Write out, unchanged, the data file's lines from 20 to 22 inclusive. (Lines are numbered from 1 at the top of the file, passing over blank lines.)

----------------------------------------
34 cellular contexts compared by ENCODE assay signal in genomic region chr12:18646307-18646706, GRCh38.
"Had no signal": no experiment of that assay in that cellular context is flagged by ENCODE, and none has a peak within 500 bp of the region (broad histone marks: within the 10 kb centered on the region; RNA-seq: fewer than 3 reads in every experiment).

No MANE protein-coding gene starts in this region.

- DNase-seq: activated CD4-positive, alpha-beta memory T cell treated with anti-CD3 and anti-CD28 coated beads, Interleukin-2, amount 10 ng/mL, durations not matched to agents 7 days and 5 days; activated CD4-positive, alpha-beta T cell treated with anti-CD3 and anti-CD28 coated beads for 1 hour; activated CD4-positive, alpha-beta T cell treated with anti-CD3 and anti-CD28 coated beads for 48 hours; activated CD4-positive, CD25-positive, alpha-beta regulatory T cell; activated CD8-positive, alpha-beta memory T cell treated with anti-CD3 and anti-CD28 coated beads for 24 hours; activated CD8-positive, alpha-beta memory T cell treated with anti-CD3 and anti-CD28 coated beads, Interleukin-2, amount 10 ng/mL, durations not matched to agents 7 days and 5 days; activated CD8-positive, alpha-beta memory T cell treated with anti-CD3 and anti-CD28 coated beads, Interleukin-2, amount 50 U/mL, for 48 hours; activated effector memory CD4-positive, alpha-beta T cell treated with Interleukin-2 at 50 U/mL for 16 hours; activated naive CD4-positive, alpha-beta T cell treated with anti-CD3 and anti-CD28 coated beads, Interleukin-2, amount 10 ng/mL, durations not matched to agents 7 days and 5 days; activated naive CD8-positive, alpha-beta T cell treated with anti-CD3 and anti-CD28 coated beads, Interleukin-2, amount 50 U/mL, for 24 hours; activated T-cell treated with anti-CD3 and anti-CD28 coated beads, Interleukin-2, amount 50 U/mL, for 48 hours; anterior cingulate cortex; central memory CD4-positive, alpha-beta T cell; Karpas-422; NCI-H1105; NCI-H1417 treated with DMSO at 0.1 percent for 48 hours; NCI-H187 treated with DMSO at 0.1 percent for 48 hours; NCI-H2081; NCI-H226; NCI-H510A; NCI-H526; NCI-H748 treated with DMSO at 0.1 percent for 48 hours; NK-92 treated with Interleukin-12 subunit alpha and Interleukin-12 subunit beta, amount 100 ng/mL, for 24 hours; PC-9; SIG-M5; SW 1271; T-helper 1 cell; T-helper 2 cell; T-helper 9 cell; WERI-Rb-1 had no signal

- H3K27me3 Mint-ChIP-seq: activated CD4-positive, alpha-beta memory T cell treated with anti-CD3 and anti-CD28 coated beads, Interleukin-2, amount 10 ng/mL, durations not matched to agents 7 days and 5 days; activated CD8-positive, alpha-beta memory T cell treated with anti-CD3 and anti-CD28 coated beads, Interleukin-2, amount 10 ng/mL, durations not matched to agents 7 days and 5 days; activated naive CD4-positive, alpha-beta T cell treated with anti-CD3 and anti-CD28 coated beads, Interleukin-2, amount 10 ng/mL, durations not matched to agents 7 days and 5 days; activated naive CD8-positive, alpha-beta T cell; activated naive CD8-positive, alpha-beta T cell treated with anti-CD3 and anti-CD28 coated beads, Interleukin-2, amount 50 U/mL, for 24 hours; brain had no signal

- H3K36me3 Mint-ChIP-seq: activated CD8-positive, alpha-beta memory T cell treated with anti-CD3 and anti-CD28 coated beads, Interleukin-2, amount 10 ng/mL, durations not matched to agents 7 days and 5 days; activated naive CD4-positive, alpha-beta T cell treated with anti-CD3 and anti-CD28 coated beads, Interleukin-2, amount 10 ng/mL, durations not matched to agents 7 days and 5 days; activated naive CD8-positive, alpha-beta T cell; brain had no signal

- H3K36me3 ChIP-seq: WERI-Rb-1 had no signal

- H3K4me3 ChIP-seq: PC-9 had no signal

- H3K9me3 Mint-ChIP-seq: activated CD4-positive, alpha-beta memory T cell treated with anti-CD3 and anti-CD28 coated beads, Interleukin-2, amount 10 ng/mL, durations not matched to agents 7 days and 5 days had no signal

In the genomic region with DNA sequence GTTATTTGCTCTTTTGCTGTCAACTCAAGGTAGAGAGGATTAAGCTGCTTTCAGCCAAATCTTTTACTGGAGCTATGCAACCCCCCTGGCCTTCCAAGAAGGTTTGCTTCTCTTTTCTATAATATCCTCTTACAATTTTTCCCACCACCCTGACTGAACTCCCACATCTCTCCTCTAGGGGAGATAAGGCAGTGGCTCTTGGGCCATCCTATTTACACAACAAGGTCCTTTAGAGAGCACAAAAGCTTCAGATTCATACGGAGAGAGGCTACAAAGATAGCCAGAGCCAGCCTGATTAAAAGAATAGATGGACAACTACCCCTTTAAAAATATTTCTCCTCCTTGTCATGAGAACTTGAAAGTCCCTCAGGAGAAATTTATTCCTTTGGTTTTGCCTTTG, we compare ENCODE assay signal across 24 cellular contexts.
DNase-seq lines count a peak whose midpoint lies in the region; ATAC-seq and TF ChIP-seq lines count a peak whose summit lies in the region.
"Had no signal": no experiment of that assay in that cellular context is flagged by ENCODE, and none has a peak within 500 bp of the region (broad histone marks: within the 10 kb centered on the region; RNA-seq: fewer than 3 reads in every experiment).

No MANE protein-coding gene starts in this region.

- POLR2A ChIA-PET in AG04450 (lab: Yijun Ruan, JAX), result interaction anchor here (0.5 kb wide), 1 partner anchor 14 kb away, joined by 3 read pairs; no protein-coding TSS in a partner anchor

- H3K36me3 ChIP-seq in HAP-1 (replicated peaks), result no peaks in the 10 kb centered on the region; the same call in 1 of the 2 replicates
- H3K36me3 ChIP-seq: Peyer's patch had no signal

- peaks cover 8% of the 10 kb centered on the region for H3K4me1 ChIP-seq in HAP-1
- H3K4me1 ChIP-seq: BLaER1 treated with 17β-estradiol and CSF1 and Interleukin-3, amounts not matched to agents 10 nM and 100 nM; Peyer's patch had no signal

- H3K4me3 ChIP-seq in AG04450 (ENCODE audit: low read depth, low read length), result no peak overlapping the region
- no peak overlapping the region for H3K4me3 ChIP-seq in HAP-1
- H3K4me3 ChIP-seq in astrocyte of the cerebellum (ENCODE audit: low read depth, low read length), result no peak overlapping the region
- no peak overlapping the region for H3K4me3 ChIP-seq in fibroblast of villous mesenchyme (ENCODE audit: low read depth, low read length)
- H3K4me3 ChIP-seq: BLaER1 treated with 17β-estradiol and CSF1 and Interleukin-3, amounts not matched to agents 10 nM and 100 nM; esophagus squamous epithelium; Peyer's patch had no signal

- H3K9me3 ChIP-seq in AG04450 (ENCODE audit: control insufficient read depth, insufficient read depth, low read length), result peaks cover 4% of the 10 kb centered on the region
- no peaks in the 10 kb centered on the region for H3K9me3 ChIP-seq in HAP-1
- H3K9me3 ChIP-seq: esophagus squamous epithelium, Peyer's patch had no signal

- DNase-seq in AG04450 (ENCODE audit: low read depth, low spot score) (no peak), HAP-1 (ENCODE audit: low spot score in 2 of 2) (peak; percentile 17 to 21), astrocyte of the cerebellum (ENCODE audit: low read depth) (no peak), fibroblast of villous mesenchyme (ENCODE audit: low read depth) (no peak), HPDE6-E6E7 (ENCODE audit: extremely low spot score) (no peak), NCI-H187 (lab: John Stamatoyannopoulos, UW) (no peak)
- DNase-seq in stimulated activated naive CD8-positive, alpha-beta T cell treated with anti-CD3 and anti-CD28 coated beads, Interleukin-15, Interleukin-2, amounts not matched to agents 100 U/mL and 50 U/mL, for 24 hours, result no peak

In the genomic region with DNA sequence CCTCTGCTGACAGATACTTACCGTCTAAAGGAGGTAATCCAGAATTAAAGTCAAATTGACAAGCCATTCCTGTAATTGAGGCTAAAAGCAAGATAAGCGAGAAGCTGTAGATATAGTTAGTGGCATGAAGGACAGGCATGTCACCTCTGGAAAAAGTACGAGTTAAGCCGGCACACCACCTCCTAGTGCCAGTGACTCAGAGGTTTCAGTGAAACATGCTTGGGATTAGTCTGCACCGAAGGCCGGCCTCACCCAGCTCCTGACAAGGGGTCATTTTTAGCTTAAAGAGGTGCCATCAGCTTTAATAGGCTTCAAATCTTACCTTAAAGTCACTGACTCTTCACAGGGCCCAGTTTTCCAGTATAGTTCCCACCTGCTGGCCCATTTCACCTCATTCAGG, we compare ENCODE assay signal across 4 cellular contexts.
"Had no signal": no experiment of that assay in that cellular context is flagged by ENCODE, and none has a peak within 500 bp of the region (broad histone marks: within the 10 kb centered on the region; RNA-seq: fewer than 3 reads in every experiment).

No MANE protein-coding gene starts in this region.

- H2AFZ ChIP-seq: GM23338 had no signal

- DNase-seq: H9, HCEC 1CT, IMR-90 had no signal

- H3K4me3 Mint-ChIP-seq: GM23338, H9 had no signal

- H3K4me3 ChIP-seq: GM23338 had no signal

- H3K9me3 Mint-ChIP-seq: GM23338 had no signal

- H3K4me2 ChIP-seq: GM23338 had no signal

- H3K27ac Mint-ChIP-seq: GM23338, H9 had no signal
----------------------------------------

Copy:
- no peak overlapping the region for H3K4me3 ChIP-seq in HAP-1
- H3K4me3 ChIP-seq in astrocyte of the cerebellum (ENCODE audit: low read depth, low read length), result no peak overlapping the region
- no peak overlapping the region for H3K4me3 ChIP-seq in fibroblast of villous mesenchyme (ENCODE audit: low read depth, low read length)